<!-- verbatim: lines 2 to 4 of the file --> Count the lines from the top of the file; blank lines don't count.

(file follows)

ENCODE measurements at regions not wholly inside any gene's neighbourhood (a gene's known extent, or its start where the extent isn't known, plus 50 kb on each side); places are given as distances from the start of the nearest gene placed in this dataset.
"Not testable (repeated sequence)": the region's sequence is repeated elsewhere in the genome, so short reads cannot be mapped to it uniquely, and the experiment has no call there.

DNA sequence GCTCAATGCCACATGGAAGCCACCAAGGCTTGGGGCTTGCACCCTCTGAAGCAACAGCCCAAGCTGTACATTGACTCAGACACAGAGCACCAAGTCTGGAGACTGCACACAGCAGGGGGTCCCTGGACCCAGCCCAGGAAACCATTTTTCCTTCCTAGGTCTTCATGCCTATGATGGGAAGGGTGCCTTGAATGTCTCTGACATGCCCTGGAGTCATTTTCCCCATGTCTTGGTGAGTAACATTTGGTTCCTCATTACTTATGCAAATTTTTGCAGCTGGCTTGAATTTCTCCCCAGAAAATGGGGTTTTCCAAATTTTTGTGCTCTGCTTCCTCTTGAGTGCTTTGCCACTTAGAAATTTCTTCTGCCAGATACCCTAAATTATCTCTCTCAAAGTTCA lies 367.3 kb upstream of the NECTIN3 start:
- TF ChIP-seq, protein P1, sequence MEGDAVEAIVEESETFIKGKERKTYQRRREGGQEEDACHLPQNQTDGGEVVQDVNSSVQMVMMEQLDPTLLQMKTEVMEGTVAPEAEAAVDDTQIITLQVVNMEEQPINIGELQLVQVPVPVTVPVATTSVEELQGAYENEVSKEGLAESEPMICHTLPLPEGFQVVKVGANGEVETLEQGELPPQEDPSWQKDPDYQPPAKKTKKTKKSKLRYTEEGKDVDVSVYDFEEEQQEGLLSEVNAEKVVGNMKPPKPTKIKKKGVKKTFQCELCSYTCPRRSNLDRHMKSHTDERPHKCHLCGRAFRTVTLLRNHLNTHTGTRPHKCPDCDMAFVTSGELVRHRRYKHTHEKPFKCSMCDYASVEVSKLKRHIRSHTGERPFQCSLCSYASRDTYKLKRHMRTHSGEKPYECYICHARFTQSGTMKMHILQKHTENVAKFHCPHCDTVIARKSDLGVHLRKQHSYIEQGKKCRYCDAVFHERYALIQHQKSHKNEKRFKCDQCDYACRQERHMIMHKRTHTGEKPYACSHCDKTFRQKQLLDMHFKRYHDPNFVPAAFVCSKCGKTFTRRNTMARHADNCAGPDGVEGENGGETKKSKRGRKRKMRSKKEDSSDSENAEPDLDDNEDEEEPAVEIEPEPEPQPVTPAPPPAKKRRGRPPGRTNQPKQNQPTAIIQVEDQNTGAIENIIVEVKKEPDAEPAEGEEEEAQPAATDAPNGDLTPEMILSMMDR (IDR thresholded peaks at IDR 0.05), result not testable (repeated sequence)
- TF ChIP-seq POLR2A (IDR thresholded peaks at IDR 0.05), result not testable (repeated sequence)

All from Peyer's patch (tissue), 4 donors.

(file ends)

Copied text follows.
"Not testable (repeated sequence)": the region's sequence is repeated elsewhere in the genome, so short reads cannot be mapped to it uniquely, and the experiment has no call there.

DNA sequence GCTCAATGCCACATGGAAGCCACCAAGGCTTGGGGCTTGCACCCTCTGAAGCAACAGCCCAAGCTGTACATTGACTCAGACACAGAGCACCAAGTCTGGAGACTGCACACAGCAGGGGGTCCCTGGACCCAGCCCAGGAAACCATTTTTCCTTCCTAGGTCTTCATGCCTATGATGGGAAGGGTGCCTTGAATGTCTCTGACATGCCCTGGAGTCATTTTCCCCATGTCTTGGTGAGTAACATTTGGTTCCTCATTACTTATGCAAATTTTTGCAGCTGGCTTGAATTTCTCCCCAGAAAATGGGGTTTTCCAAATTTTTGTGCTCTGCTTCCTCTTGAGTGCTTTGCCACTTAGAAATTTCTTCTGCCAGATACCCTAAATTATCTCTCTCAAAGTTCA lies 367.3 kb upstream of the NECTIN3 start:
- TF ChIP-seq, protein P1, sequence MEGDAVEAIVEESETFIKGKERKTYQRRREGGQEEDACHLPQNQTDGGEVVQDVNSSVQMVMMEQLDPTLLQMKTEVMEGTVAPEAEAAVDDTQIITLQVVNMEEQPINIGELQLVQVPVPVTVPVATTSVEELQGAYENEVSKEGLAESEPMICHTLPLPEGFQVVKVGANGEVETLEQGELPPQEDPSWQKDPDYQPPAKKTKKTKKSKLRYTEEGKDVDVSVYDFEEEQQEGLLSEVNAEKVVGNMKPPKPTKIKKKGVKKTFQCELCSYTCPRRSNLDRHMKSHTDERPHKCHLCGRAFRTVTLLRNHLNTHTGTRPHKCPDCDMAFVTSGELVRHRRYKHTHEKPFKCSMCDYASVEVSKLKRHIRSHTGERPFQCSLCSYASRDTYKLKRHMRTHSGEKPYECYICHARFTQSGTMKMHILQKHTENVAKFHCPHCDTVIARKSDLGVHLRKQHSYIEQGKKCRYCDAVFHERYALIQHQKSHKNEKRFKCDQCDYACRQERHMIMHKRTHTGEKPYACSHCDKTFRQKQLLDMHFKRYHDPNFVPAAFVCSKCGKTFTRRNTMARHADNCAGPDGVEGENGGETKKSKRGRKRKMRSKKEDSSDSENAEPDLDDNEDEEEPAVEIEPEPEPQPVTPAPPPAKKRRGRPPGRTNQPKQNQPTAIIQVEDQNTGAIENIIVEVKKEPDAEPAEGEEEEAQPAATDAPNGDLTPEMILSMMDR (IDR thresholded peaks at IDR 0.05), result not testable (repeated sequence)